Ye Olde Mayflower
And thanks be to God for the deployment by the production team hired by the National Geographic TV channel of everything that is right, just and good in potraying history in a dramatized, semi-fictionalized way in their recent, 2-part miniseries, Saints and Strangers.
If you didn’t catch it when it aired last Sunday and Monday (Nov 22 & 23rd), the Nat’l Geographic channel is apparently re-broadcasting it on occasion and it’s available online at their site.
As you might already know, what’s immediately so impressive about this production of the Grande Olde Tale of the Mayflower’s Atlantic crossing and the Pilgrims’ first, horrific and death-filled winter and that first, lucious, much-ballyhoo’d giving of thanks in Nov 1621 is that it is in-your-face gritty; unflinching in its insistence on keeping it real. So real, in fact, that the big take-away after watching it is a genuine feeling of being grateful that we weren’t actually THERE, because my gawd: it sucked.
BUT! Another part of that reality was the clear and present fact of the folks who already lived there: the Indians, the native Americans, the Wampanoag, the Narragansett, Massachusett and other peoples native to the land. And everything about their presence and reaction and involvement is so much more, well, present! than ever has ever been depicted in any presentation about the situation
My family (my kids, mom, aunt and six 1st cousins on that side & their kids) had four people in attendance at that first thanksgiving. Six had been on the voyage on the Mayflower, but Priscilla Mullins’ parents didn’t make it through that first winter.
And–my stars!–that very event, ie, their death aboard the harbor-bound Mayflower, is actually depicted in this awesome miniseries: young John Alden, who was not a pilgrim as such, but a 19-year-old hired hand, is standing on the shore near Plymouth receiving a boat of more dead from the ship, told that two of the bodies are the Mullins; he looks sad but stolid, then worried and asks after Priscilla (the Mullins daughter, just a few years younger than he & thus of his age-group) and is assured that she’s fine.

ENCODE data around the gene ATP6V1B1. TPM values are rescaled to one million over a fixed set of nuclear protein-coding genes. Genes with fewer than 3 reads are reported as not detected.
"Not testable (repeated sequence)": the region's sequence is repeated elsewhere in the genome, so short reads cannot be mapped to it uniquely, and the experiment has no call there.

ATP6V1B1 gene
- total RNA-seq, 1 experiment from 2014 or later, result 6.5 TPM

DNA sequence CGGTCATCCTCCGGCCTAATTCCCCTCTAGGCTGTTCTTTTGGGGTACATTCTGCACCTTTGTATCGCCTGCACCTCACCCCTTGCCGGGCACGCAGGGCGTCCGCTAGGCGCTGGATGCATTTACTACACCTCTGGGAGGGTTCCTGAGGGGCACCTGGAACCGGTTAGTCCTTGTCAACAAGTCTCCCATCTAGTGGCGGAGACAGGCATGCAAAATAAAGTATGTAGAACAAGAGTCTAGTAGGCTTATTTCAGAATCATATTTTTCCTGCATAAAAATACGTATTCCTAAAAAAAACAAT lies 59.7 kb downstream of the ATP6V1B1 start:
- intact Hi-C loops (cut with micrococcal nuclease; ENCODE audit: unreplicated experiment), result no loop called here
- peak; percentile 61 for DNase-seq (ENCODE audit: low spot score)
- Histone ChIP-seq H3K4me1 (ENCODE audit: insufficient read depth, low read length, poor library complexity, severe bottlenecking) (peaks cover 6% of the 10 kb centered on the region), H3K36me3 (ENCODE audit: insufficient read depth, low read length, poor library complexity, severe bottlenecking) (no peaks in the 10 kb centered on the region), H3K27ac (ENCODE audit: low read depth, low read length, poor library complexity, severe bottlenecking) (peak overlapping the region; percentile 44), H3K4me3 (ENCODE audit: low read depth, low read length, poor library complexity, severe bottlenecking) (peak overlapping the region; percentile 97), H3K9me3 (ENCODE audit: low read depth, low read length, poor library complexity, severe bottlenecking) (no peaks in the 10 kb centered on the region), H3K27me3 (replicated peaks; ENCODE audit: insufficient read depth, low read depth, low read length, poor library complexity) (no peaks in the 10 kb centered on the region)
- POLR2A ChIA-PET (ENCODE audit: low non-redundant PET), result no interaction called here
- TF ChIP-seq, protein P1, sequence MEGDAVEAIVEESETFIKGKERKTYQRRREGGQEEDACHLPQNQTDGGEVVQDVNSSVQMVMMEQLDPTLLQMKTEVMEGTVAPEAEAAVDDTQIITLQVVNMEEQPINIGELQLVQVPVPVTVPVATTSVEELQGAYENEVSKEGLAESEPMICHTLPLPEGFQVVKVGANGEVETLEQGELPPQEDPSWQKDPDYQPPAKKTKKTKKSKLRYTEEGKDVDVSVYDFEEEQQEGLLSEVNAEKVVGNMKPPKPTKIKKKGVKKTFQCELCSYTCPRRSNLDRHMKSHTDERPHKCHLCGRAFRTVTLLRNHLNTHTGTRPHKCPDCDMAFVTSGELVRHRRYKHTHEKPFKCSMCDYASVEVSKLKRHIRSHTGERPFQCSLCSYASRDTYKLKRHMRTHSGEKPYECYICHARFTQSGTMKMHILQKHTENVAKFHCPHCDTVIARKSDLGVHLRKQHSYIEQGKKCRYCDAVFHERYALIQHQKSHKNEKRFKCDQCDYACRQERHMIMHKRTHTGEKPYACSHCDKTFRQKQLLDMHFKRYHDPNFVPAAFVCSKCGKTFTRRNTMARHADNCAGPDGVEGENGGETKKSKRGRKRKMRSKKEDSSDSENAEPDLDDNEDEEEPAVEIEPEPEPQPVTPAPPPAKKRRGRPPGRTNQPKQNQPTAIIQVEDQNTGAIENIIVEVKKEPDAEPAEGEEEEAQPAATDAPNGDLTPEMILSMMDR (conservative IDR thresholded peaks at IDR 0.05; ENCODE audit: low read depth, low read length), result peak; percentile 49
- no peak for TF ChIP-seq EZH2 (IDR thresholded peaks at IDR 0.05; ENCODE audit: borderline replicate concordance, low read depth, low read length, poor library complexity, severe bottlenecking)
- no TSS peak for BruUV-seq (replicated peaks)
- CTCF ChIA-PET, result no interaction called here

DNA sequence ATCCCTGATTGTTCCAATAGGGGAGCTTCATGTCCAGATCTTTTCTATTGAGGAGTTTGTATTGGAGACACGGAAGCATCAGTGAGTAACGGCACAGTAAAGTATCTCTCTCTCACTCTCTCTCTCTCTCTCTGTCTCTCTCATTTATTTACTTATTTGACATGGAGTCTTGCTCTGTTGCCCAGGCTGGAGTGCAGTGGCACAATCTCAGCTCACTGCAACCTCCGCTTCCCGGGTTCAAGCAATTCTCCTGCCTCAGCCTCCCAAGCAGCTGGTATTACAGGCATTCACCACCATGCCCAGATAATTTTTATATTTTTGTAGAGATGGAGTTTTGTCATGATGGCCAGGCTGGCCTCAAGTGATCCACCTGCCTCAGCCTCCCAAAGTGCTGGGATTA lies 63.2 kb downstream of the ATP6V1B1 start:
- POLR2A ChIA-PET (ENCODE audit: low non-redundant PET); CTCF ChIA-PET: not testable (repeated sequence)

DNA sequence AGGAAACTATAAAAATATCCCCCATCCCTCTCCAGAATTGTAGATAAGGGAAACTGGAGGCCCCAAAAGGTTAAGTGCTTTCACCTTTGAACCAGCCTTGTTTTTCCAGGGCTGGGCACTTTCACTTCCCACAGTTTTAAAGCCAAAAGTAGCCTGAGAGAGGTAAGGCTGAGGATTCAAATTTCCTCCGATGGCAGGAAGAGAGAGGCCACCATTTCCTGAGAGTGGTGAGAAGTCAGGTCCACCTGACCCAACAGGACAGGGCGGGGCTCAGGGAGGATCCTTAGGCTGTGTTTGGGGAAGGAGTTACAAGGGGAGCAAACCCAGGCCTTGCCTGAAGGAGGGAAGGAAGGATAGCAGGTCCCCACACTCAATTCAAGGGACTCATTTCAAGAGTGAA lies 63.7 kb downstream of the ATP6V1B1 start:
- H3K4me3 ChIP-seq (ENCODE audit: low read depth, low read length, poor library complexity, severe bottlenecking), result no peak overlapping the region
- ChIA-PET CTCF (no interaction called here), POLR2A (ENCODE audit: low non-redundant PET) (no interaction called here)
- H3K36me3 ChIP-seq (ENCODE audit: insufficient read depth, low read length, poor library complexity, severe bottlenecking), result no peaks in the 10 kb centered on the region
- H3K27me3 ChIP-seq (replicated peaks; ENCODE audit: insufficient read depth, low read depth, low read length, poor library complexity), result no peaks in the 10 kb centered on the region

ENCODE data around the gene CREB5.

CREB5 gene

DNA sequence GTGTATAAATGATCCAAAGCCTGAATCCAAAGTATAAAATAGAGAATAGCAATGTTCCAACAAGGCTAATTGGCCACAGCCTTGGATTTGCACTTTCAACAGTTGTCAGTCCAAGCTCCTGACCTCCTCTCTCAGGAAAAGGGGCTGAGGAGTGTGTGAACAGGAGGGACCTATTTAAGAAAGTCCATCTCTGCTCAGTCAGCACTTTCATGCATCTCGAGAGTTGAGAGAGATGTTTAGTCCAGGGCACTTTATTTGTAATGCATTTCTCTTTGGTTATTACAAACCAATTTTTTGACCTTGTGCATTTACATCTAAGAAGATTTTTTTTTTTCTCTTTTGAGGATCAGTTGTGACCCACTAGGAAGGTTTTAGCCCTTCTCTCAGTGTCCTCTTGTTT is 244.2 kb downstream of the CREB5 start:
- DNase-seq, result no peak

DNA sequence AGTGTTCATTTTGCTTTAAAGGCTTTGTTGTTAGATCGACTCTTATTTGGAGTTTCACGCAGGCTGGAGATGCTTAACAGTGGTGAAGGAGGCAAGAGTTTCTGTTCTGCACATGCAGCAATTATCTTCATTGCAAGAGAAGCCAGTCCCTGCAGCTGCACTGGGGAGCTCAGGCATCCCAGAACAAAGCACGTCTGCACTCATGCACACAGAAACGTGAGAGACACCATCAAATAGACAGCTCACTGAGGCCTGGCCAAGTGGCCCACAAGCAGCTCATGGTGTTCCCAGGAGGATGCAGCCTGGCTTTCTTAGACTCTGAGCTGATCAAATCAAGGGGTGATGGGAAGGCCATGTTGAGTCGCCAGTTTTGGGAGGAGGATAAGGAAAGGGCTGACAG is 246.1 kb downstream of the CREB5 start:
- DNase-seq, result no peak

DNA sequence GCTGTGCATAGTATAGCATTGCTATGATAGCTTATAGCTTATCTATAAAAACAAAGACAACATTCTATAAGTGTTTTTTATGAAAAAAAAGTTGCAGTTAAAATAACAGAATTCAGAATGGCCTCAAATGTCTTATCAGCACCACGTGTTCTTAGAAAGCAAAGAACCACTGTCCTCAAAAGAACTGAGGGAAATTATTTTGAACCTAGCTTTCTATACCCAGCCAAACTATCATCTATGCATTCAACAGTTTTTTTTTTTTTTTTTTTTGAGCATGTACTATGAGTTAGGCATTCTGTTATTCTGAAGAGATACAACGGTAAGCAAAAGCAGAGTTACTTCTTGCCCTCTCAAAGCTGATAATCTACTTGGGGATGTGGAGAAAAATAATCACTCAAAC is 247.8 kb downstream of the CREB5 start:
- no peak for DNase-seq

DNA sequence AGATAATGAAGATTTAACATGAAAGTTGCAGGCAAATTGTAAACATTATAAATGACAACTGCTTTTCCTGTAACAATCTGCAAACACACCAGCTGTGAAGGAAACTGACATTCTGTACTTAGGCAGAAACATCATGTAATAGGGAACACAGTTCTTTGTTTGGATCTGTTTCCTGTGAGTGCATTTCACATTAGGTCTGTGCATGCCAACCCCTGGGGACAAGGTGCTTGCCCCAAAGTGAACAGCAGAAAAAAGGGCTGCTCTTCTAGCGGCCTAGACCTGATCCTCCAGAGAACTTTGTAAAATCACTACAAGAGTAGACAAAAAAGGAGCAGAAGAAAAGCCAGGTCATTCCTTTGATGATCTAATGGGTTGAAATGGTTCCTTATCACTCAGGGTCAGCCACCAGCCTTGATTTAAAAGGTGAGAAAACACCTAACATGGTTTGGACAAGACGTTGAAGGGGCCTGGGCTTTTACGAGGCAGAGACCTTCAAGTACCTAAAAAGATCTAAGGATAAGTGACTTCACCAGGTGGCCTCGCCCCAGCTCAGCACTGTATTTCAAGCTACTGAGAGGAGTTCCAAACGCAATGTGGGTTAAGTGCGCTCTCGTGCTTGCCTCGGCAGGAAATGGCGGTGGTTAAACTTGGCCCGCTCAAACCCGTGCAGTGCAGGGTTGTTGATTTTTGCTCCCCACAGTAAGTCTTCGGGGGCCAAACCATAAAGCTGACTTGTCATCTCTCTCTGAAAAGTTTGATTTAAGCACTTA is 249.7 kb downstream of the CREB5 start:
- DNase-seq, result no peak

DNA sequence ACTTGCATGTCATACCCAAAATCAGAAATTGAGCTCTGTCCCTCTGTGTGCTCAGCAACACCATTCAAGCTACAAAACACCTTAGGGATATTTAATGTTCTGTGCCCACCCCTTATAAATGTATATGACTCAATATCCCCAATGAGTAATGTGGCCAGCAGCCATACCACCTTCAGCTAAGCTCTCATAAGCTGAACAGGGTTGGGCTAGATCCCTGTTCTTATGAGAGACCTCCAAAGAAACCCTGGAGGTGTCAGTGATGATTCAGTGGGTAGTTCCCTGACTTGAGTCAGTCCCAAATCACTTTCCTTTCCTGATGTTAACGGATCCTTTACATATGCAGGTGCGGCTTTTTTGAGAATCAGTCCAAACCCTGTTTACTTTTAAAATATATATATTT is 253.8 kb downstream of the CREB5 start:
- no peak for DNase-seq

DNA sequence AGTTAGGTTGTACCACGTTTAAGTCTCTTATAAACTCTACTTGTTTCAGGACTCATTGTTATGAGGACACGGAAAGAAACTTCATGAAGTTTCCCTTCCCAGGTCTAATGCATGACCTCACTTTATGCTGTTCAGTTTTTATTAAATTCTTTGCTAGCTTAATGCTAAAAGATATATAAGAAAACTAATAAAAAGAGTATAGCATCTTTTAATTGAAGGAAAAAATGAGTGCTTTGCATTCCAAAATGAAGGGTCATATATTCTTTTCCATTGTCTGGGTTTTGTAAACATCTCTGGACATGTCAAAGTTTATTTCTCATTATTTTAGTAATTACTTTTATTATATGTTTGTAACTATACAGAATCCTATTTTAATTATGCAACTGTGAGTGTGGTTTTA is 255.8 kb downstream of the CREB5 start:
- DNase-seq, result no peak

They get more screen time and the blooming of their affection is straightforwardly (w/ nothing but taste and class) depicted, too. Yes, we are descended from them.
And I’ll be honest, I totally loved seeing them depicted up there on the big old TV screen. In anime and other fandom circles, this kind of thing is known as “fan service”*. And though in certain sectors of that phenom it can imply more openly romantic, or even (gasp!) sexually charged or erotic nods to what fans want to see, that certainly wasn’t the case here. In fact, fan service, whether teen-aimed and perhaps risque, or geek-aimed and bristling with gear-head details actually evinces an aspect of media inter-engagement that’s quite interesting.
Be that as it may, however, there was good reason for them to semi-gratuitously focus on these two: among the show’s viewers you can bet were lots of us who could be labeled the “genealogy” fandom (family history enthusiasts), specifically who have traced a line or more of our ancestors to these particular two. Indeed, they have the most descendants of the Mayflower passengers. These kinds of things are hard to estimate, but it’s reckoned that perhaps somewhere around as many as 30 million Americans alive today are descended from one of the folks who rode the Mayflower (and was at that first thanksgiving). How many of those can trace a line or 2 or more to Alden & Mullins? I have no idea, but millions. Millions of Americans can. You betchyer ass they were gonna give a little nod to good ole Gramma and Grampa Alden. (more like: 10th-great-gramma & gramps!)
Part 2 will include my line-item suggestions for “best practices” in movie and TV dramatic depictions of history.
But here’s one other good example (and it’s total fiction, but) replete with the good and best practices I’m thinking of). The movie “Jonah Hex”, based on the DC Comics character who’s a deeply wounded (ha ha) Confederate vet from the US Civil War who can get the scoop on how the dead died…from the dead. And he (played by Josh Brolin) is on a righteous vendetta against, in the movie version, deliciously evil John Malkovitch.
*fan service: “scenes that exist only to gratify the wishes of fans”, from Robin E. Brenner’s Understanding Manga and Anime, Connecticut, Libraries Unlimited, 2007, p. 88
“Other forms of fanservice include gratuitous amounts of detailed mecha transformation scenes, mascot placings and so-on.” from Anime News Network’s Lexicon, http://www.animenewsnetwork.com/encyclopedia/lexicon.php?id=54